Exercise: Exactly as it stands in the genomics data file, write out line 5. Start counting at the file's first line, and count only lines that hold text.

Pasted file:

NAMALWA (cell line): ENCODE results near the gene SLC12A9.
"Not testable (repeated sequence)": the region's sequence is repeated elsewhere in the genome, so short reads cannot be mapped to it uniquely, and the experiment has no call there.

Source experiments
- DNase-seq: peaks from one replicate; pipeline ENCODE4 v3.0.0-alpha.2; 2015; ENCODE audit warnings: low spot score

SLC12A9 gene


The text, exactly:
SLC12A9 gene